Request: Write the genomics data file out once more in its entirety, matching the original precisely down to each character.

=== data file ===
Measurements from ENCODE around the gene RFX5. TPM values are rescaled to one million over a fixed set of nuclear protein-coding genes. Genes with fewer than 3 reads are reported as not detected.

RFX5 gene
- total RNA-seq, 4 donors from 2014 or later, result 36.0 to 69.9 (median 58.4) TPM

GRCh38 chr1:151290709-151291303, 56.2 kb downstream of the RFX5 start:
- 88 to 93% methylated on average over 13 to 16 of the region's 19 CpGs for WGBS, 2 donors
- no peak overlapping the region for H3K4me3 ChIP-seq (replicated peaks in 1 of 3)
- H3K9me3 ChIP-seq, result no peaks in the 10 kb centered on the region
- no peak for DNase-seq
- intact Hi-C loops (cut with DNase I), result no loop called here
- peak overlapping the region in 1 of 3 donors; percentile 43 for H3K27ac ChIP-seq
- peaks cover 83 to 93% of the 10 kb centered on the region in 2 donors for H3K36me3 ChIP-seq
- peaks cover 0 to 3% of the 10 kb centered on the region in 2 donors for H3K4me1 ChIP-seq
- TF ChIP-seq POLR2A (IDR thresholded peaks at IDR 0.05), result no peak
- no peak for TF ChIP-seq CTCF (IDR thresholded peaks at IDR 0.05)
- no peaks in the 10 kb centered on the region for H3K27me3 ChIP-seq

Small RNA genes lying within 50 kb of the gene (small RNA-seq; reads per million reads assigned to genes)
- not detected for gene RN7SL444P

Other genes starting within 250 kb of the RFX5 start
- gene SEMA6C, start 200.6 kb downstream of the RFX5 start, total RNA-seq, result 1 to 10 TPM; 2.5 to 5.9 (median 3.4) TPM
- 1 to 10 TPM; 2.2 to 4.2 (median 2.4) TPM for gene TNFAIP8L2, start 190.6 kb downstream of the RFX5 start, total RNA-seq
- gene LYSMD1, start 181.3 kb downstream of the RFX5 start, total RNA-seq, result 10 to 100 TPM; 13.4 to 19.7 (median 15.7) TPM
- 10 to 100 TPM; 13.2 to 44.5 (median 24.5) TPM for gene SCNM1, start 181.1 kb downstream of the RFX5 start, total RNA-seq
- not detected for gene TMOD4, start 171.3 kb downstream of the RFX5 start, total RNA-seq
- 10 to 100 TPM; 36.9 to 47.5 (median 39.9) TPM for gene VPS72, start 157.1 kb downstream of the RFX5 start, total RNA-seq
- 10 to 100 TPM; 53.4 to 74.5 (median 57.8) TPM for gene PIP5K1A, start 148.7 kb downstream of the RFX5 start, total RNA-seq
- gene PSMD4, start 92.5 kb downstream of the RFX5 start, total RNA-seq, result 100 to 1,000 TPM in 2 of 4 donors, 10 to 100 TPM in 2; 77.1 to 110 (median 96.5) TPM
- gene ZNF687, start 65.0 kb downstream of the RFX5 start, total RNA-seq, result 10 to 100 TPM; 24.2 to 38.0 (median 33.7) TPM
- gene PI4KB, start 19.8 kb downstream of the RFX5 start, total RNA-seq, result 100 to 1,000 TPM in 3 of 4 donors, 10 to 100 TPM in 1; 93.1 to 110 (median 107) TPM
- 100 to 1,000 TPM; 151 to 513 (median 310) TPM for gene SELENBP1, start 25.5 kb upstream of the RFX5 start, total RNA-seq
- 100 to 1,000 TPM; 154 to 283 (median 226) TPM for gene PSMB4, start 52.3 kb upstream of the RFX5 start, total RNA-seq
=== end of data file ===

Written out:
Measurements from ENCODE around the gene RFX5. TPM values are rescaled to one million over a fixed set of nuclear protein-coding genes. Genes with fewer than 3 reads are reported as not detected.

RFX5 gene
- total RNA-seq, 4 donors from 2014 or later, result 36.0 to 69.9 (median 58.4) TPM

GRCh38 chr1:151290709-151291303, 56.2 kb downstream of the RFX5 start:
- 88 to 93% methylated on average over 13 to 16 of the region's 19 CpGs for WGBS, 2 donors
- no peak overlapping the region for H3K4me3 ChIP-seq (replicated peaks in 1 of 3)
- H3K9me3 ChIP-seq, result no peaks in the 10 kb centered on the region
- no peak for DNase-seq
- intact Hi-C loops (cut with DNase I), result no loop called here
- peak overlapping the region in 1 of 3 donors; percentile 43 for H3K27ac ChIP-seq
- peaks cover 83 to 93% of the 10 kb centered on the region in 2 donors for H3K36me3 ChIP-seq
- peaks cover 0 to 3% of the 10 kb centered on the region in 2 donors for H3K4me1 ChIP-seq
- TF ChIP-seq POLR2A (IDR thresholded peaks at IDR 0.05), result no peak
- no peak for TF ChIP-seq CTCF (IDR thresholded peaks at IDR 0.05)
- no peaks in the 10 kb centered on the region for H3K27me3 ChIP-seq

Small RNA genes lying within 50 kb of the gene (small RNA-seq; reads per million reads assigned to genes)
- not detected for gene RN7SL444P

Other genes starting within 250 kb of the RFX5 start
- gene SEMA6C, start 200.6 kb downstream of the RFX5 start, total RNA-seq, result 1 to 10 TPM; 2.5 to 5.9 (median 3.4) TPM
- 1 to 10 TPM; 2.2 to 4.2 (median 2.4) TPM for gene TNFAIP8L2, start 190.6 kb downstream of the RFX5 start, total RNA-seq
- gene LYSMD1, start 181.3 kb downstream of the RFX5 start, total RNA-seq, result 10 to 100 TPM; 13.4 to 19.7 (median 15.7) TPM
- 10 to 100 TPM; 13.2 to 44.5 (median 24.5) TPM for gene SCNM1, start 181.1 kb downstream of the RFX5 start, total RNA-seq
- not detected for gene TMOD4, start 171.3 kb downstream of the RFX5 start, total RNA-seq
- 10 to 100 TPM; 36.9 to 47.5 (median 39.9) TPM for gene VPS72, start 157.1 kb downstream of the RFX5 start, total RNA-seq
- 10 to 100 TPM; 53.4 to 74.5 (median 57.8) TPM for gene PIP5K1A, start 148.7 kb downstream of the RFX5 start, total RNA-seq
- gene PSMD4, start 92.5 kb downstream of the RFX5 start, total RNA-seq, result 100 to 1,000 TPM in 2 of 4 donors, 10 to 100 TPM in 2; 77.1 to 110 (median 96.5) TPM
- gene ZNF687, start 65.0 kb downstream of the RFX5 start, total RNA-seq, result 10 to 100 TPM; 24.2 to 38.0 (median 33.7) TPM
- gene PI4KB, start 19.8 kb downstream of the RFX5 start, total RNA-seq, result 100 to 1,000 TPM in 3 of 4 donors, 10 to 100 TPM in 1; 93.1 to 110 (median 107) TPM
- 100 to 1,000 TPM; 151 to 513 (median 310) TPM for gene SELENBP1, start 25.5 kb upstream of the RFX5 start, total RNA-seq
- 100 to 1,000 TPM; 154 to 283 (median 226) TPM for gene PSMB4, start 52.3 kb upstream of the RFX5 start, total RNA-seq